Nearly 3,000 new homes to be built on brownfield sites in Merseyside as part of £45 million scheme

The Combined Authority will be asked to approve funding for the schemes on Friday.

<p>Metro Mayor Steve Rotheram at the Moss Nook brownfield site in St Helens.</p>

Metro Mayor Steve Rotheram at the Moss Nook brownfield site in St Helens.

Fourteen brownfield sites have been identified for nearly 3,000 new homes in the Liverpool City Region as part of the Metro Mayor’s plan to tackle the housing crisis.

At its meeting on Friday, the Combined Authority will be asked to approve the use of the remaining £36 million from its £45 million brownfield land fund to support the building schemes.

Since the £45 million funding was announced in July 2020, the Combined Authority has already invested £11 million in seven projects across the region, which will deliver 886 homes.

The latest round of funding is split between eight private sector-led projects, identified following an over-subscribed open call during the summer, expected to deliver around 1,400 homes, and six local authority-led projects, expected to deliver a further 1,200 homes.

What is a brownfield site?

In planning terms, any land that has been previously developed is classed as brownfield.

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In the Liverpool City Region, much of this land is derelict and formerly industrial so must be cleaned up before it can be redeveloped.

The Combined Authority investment will be used for site remediation and other measures required to make sites ready for development.

In total, 700 brownfield sites have been identified across the six local authorities of the Liverpool City Region.

The updated brownfield register identifies 1,813 acres of brownfield sites which could provide space for more than 42,000 homes, if remediated.

Which brownfield sites due for development?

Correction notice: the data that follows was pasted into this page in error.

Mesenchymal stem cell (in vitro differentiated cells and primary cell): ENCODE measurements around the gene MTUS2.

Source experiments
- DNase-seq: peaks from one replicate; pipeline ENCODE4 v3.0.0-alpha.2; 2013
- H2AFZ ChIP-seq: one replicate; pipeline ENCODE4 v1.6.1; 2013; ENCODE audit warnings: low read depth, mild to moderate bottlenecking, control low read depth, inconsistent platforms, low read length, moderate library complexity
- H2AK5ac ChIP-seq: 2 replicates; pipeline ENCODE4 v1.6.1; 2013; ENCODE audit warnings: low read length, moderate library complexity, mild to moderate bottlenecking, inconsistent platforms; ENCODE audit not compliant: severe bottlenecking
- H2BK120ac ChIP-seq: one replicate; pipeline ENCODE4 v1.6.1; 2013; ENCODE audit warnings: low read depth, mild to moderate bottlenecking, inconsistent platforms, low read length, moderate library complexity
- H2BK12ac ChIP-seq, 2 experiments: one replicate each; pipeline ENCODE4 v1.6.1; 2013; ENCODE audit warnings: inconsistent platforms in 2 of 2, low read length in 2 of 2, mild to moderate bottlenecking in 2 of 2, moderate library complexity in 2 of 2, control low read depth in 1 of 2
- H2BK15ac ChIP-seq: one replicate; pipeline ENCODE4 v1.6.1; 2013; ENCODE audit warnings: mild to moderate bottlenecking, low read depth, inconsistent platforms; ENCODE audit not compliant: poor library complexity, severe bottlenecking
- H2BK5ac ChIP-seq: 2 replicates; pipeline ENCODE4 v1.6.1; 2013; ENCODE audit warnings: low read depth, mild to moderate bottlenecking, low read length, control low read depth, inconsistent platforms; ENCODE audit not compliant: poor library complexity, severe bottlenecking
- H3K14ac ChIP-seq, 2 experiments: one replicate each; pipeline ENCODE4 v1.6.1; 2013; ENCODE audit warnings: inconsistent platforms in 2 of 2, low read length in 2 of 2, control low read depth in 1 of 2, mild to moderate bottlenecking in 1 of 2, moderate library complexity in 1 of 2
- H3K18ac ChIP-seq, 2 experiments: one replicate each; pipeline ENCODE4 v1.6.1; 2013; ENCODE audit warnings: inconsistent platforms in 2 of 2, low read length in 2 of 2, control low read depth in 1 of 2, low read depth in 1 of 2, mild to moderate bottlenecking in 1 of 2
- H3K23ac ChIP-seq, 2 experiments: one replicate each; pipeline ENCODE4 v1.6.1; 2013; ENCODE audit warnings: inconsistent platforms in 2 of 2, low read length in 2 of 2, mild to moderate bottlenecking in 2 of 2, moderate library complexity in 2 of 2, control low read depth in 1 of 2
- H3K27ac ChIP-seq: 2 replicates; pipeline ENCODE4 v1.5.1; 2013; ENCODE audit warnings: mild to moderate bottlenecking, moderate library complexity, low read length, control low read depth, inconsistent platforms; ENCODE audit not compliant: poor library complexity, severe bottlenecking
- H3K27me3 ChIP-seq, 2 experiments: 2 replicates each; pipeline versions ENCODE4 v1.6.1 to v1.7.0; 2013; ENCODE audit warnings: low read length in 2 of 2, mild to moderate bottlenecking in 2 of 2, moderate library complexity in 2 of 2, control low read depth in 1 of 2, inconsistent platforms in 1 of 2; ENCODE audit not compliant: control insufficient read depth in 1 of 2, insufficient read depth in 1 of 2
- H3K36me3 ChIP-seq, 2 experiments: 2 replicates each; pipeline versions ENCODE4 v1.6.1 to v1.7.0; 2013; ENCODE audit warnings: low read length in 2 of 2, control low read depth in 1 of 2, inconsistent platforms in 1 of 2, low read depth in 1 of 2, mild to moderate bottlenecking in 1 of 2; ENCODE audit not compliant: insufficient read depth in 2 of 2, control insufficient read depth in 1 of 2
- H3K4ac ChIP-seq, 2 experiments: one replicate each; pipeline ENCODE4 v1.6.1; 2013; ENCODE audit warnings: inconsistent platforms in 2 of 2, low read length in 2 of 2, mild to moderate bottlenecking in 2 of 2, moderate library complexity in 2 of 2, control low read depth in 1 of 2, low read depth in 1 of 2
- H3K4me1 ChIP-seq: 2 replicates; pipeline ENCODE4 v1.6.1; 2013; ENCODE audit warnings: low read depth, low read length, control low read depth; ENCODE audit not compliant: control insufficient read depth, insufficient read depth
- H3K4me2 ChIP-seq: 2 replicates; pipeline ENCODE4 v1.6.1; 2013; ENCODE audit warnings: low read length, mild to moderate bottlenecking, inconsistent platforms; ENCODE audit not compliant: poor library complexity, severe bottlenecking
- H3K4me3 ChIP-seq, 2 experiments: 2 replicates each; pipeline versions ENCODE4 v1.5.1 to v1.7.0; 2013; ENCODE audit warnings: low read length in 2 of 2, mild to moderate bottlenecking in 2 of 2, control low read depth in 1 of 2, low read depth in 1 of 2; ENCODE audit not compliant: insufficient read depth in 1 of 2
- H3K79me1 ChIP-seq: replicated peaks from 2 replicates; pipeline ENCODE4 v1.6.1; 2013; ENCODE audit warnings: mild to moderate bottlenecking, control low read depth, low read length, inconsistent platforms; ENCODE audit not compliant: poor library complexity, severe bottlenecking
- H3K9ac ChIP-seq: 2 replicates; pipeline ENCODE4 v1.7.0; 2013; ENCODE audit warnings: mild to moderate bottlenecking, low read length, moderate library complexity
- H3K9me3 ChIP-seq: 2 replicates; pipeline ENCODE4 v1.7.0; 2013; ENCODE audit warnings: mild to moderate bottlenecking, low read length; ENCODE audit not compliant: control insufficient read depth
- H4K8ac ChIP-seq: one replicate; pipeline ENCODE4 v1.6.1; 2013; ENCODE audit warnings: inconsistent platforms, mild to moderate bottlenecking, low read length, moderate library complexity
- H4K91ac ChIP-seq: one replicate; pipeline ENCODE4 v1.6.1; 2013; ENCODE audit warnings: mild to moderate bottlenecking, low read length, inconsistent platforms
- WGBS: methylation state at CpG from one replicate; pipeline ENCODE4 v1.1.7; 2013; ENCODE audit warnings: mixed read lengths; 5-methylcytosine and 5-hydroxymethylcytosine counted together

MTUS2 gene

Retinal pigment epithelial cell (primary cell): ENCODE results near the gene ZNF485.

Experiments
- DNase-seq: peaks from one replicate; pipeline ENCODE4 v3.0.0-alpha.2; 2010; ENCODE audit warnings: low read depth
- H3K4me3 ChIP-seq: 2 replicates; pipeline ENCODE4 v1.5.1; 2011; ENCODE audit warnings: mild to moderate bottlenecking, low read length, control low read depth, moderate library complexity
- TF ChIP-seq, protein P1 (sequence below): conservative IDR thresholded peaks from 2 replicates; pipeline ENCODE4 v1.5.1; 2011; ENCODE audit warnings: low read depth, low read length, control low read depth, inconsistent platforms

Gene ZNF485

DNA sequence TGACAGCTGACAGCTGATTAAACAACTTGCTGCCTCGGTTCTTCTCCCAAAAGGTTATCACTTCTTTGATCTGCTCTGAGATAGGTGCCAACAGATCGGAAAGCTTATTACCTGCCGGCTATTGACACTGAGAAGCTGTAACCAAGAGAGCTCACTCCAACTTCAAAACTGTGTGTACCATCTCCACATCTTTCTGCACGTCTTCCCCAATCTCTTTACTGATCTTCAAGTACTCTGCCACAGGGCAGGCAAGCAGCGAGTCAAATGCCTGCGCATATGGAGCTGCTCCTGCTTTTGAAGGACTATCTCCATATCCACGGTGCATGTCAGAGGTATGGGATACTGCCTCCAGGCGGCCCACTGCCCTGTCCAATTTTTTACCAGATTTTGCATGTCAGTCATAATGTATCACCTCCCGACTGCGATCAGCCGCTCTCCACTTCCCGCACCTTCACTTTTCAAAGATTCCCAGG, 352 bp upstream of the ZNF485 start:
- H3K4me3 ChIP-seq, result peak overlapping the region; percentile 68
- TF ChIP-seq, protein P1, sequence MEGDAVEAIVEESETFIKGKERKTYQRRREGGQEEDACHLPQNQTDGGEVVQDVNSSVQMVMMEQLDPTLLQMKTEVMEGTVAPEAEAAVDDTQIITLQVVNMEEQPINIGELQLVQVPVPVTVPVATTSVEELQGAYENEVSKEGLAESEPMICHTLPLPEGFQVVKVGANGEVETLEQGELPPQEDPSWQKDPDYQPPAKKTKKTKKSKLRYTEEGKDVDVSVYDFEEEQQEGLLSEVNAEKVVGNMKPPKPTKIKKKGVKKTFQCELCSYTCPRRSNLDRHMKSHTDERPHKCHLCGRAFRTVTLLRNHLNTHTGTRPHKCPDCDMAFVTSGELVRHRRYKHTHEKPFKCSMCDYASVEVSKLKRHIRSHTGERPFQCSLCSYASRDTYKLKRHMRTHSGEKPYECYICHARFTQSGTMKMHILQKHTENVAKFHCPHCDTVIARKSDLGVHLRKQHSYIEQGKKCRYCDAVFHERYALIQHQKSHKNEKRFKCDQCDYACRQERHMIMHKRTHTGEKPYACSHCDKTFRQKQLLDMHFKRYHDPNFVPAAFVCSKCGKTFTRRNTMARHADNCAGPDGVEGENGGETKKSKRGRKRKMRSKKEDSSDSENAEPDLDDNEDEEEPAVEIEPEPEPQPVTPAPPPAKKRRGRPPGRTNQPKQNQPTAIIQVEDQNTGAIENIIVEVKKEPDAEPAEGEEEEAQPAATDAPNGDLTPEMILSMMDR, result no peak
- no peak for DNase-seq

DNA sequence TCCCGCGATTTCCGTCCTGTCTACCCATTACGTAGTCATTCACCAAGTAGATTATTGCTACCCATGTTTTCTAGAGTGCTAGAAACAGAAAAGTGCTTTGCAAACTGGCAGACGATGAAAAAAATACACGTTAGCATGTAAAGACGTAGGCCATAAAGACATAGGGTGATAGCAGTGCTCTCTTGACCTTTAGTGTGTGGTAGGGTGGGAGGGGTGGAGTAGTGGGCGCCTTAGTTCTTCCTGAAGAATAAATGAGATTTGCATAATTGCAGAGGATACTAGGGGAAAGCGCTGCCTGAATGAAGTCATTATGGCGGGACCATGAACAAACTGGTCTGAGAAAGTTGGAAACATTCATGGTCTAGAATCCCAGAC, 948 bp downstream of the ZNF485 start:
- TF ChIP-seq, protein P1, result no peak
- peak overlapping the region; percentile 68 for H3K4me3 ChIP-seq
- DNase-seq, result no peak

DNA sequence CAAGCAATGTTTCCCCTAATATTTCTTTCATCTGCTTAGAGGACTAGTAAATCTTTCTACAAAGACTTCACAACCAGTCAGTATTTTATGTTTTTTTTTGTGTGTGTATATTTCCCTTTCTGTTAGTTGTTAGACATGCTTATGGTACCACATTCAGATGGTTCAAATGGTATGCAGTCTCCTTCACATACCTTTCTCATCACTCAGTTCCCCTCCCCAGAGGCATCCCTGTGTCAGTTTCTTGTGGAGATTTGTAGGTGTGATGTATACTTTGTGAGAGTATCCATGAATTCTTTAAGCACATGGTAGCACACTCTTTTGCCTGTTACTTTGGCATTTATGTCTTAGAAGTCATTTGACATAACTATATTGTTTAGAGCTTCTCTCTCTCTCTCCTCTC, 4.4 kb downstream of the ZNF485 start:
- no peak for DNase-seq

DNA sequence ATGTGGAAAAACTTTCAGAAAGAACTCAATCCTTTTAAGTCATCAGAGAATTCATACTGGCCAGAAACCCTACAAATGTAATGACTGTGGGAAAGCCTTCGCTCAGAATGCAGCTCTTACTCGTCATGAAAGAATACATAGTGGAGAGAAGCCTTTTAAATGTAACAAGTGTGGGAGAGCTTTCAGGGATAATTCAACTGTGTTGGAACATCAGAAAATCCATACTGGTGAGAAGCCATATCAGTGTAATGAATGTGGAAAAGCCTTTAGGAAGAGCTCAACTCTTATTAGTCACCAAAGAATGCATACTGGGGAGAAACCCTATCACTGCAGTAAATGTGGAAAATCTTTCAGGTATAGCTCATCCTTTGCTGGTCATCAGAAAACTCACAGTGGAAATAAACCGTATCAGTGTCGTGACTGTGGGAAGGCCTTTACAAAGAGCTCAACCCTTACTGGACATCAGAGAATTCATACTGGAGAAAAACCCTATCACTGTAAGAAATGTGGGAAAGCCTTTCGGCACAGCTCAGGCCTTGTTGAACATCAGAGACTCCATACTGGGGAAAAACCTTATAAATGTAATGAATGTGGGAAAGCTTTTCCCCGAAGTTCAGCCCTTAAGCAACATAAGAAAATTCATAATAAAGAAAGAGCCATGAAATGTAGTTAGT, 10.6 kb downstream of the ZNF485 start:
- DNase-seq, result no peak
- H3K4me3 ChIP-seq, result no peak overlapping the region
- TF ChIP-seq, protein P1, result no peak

The eight private sector-led projects are:

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Scott’s Quay, Wirral Waters - 482 proposed new homes to be built under developer Peel.

Moss Nook, St Helens - 230 proposed new homes to be built under developer Harworth.

Thatto Heath, St Helens - 167 proposed new homes to be built under developer Visitry Partnerships.

Grove Street, Liverpool - 161 proposed new homes to be built under developer Regenda Homes.

Johnsons Building, Sefton - 123 proposed new homes to be built under developer Sovini.

Palacefields, Runcorn, Halton - 118 proposed new homes to be built under developer Riverside Group.

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Hawthorn Road, Bootle, Sefton - 91 proposed new homes to be built under developer Housing 21/Onward.

Sewell Street, Knowsley - 52 proposed new homes to be built under developer Livv Housing.

The six local authority projects are:

Land Registry Building, Rosebrae Court - Wirral Council - 335 proposed new homes to be built.

Foundry Lane - Halton Council - 274 proposed new homes to be built.

St Helens Town Centre transformation - St Helens Council - 227 proposed new homes to be built.

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Prescot Shopping Centre - Knowsley Council - 150 proposed new homes to be built.

Benthams Way, Southport - Sefton Council - 149 proposed new homes to be built.

Bootle High School - Sefton Council - 63 proposed new homes to be built.

Reaction to the project

Mayor of the Liverpool City Region Steve Rotheram said: “For too many people across our region, the chance to own a home of their own remains out of reach.

“To tackle the housing crisis and help more people realise their home ownership ambitions, we need to take serious action to get more homes built across our region.

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“When I was elected, I promised to prioritise brownfield sites for house building and have been working hard to make that a reality.

“Last year we spent £11 million to help deliver almost 900 homes on brownfield sites. We are now looking at another £36 million that should take the total to almost 4,000 new homes for people across our region.”

Cllr Graham Morgan, Liverpool City Region Combined Authority portfolio holder for housing and spatial framework, said: “We have ambitious plans to ensure that we tackle the housing shortage and deliver a great choice of high-quality homes, right across the city region.

“Building on brownfield sites will be vital to that process – after all there are around 800 of them with enough space to build 42,000 homes.”